My Blog Week: July 25 to July 31
A Word on the Week
The Cringe of Christianity
My translation of Mathilde Alanic’s Shine! is reaching its conclusion; in this week’s episode the atheistic heroine, Annie, promises her mentor that she has begun to read works…
That are essentially advice, the persuasive teaching arguments used by the rabbi Jesus, as accounted in the Christian New Testament, and the homiletic compilation attributed to Thomas à Kempis (died 1471), The Imitation of Christ. What sort of reading material is this?
Unhappily, we are so weak that we find it easier to believe and speak evil of others, rather than good. But they that are perfect, do not give heed to every news-bearer, for they know man’s weakness, that it is prone to evil, and unstable in words.
This is great wisdom, not to be hasty in action, or stubborn in our own opinions. A part of this wisdom is not to believe every word we hear, nor tell to others all we hear, even though we believe it. [S]eek to be instructed by one better than oneself, rather than follow thine own inventions.
From The Imitation of Christ, Chapter IV, “Of prudence in action”
That, in a memo, cc’d to a few Fox News executives, ought to seem broadly acceptable. But can a character in a novel, seeking a sustaining and illuminating guidebook for nightly reading, find this among Christian philosophers, when the idea seems to stir a strange grumbling, a rote cynicism?
I look at these things without advocacy, because my belief is in the human need for religion; that faith in an overriding love and justice is our means of finding sacrifice in ourselves, and our anchor that returns us to understanding when we go astray. And I find a universal clockwork plausible, a sort of living machine that can shed its nonfunctioning parts and strengthen its efficiency, creating more good outcomes as its components (us), find common purpose and work in concert, with those goals of love and justice at heart.
But I observe attitudes towards Christianity, and I wonder, how did our culture create this problem?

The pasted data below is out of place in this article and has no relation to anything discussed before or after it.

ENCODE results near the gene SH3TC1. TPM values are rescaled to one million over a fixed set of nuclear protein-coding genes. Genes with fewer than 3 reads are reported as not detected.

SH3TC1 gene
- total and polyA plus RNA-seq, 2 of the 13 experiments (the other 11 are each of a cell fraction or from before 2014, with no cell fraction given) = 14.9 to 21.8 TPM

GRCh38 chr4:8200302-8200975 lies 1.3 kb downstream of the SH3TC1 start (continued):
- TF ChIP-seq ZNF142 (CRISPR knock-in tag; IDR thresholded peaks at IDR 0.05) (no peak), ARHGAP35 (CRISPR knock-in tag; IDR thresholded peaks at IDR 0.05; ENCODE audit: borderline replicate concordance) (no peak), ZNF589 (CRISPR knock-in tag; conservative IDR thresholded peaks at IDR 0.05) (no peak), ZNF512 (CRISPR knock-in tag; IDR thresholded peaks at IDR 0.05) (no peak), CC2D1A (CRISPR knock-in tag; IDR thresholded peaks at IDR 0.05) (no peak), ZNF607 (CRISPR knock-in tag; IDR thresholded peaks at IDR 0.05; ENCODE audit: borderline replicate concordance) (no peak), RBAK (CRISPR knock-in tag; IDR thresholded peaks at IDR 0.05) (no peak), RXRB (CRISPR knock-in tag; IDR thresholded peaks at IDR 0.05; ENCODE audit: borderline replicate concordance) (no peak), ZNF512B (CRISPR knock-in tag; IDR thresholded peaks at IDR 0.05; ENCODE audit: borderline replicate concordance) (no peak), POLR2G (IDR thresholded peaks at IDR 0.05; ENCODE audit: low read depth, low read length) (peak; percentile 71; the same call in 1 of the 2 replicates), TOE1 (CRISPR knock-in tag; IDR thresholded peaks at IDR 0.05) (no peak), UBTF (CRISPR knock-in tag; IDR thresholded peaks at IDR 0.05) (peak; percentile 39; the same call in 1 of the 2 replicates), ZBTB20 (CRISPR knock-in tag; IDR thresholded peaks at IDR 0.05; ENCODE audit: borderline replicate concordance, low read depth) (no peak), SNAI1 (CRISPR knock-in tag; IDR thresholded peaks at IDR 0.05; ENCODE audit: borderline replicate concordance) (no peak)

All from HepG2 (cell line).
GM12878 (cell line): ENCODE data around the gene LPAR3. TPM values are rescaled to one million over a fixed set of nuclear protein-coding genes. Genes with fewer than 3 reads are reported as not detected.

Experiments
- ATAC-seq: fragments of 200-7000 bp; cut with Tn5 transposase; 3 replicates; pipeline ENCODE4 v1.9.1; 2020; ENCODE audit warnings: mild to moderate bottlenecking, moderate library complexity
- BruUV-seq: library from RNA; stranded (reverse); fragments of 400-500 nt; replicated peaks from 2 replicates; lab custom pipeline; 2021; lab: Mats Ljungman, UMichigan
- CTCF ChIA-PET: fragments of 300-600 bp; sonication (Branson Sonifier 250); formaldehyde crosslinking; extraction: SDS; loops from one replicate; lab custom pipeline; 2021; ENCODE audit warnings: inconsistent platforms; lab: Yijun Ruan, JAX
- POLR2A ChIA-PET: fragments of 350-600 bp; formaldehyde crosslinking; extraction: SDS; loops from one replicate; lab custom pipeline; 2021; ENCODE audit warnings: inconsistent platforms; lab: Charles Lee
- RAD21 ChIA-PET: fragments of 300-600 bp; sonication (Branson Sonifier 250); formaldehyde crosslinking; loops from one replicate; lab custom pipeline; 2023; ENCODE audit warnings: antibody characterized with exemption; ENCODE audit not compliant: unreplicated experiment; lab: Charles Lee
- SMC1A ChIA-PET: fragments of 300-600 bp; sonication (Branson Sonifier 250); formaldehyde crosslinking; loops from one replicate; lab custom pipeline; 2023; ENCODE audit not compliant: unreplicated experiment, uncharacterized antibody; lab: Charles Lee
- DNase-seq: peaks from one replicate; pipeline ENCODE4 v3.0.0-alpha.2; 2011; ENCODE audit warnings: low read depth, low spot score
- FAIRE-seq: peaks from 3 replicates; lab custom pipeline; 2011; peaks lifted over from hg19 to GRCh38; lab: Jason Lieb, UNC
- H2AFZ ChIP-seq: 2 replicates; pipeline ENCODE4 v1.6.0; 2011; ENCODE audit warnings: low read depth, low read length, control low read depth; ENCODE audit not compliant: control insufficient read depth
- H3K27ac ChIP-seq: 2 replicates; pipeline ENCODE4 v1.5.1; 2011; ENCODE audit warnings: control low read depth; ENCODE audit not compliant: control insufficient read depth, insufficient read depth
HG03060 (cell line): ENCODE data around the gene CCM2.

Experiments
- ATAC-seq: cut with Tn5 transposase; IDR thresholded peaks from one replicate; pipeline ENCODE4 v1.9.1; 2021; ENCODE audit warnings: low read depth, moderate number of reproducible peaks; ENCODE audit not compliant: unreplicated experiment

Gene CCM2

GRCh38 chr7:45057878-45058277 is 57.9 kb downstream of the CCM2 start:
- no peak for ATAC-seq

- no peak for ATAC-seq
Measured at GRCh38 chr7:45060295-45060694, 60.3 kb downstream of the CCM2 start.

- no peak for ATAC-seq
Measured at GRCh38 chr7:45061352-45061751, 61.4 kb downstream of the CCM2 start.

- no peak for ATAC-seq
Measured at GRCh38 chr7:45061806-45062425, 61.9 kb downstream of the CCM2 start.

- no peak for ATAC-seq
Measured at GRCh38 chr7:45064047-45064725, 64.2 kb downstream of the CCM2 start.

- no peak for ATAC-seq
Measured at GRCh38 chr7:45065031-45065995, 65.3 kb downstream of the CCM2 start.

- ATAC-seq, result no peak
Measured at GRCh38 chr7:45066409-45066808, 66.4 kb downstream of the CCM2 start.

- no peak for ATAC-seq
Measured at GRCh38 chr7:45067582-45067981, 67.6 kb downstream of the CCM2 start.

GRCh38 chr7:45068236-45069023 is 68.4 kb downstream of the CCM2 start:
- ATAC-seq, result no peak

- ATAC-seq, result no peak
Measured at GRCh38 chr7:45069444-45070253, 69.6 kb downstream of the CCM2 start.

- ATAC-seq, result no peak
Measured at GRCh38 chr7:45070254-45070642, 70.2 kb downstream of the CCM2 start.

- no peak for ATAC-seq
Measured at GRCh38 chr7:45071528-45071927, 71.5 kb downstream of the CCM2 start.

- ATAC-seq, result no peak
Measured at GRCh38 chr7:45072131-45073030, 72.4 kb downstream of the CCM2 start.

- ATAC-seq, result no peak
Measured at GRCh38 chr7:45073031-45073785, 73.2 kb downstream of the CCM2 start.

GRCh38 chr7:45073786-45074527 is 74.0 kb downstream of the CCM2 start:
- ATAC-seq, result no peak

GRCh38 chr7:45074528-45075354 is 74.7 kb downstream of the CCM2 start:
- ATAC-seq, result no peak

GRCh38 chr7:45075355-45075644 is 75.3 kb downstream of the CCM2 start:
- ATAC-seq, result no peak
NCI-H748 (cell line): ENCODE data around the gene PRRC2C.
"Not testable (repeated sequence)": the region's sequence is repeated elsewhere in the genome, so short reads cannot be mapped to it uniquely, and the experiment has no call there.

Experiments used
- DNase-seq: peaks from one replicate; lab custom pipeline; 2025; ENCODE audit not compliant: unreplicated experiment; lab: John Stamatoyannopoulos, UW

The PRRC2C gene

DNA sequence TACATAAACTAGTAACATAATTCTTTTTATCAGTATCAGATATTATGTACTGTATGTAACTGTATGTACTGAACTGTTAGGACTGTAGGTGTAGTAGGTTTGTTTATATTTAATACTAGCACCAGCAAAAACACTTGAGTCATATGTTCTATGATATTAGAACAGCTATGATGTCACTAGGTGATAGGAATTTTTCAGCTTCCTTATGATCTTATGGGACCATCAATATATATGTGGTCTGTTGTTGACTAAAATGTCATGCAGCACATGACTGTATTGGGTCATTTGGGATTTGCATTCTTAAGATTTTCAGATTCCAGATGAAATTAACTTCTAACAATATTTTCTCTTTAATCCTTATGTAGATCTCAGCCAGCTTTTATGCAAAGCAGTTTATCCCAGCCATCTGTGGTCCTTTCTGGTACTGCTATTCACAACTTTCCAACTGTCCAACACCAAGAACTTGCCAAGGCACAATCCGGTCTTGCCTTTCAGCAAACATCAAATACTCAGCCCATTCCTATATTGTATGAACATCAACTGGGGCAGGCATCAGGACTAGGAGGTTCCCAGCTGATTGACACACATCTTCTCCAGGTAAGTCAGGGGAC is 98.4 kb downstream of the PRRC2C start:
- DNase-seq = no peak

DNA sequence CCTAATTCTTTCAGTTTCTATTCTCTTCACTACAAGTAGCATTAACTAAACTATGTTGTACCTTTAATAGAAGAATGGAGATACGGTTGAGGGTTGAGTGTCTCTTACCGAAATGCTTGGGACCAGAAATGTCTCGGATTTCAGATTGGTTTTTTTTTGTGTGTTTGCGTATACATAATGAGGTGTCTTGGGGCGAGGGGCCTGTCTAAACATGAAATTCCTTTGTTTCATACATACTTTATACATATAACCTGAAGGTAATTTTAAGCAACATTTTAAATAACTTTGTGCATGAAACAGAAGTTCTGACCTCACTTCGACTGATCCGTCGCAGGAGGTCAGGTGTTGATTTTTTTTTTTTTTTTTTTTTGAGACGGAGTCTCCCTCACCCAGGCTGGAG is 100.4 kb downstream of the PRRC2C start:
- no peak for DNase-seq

I’ll end today’s piece with an introductory overview.
Society is the outgrowth of communal living, which human beings from history beyond record have engaged in for mutual benefit. Societies reliably produce four things:
A government, an economy, a religion, and a culture. The culture comprises not only language, songs, stories, arts, but also received attitudes—preferences and prejudices. At some point in prehistory, isolated societies grew populous enough to bump against each other, forming multicultural societies.
Aspects of culture mix well. People readily adopt new fashions, incorporate new stories into their canons, new modes of expression into their languages. Economies mix “as the market will bear”, and the law of supply and demand forces change, irrespective of resistance. Forms of government mix rigidly and reluctantly, as witness the lingering of monarchical states. And religion scarcely mixes at all. It chiefly subordinates and marginalizes. This is not surprising, because the foundation of religion tends to be that its tenets are sacred, handed to humans by a Being who refuses to be questioned.
A viewing recommendation for your coming week. This documentary on the Camp fire, that destroyed the California town of Paradise, contains a 911 call that should stay with you, as an encapsulation of the world’s present suffering from wildfires, and an impetus to see these horrors in a human light.
On Monday, The Totem-Maker, who finds cause to be wary of the zhatabe’s parental society. Tuesday, part three of “The Bog”, Laurel and Rachel settling into their campsite. Wednesday, The Sword Decides!, and the end of a hunt that goes badly, bringing Andreas to the outside of a wall between himself and Giovanna. Thursday, a poem reissue, “Mr. Prosecutor”. Friday, Shine!, Annie and Patrice circling, in poetry and philosophy, towards an acceptable truth of mortality. Saturday, Hammersmith, Vic and Hogben alike tangled in the thick of things.
Images on my posts often have a link to related information (click first image), sometimes serious, sometimes whimsical, sometimes in answer to a direct reference. Since people can be leery about links, I include them here: what they are, what sites they point to.
My Blog Week: July 25 to July 31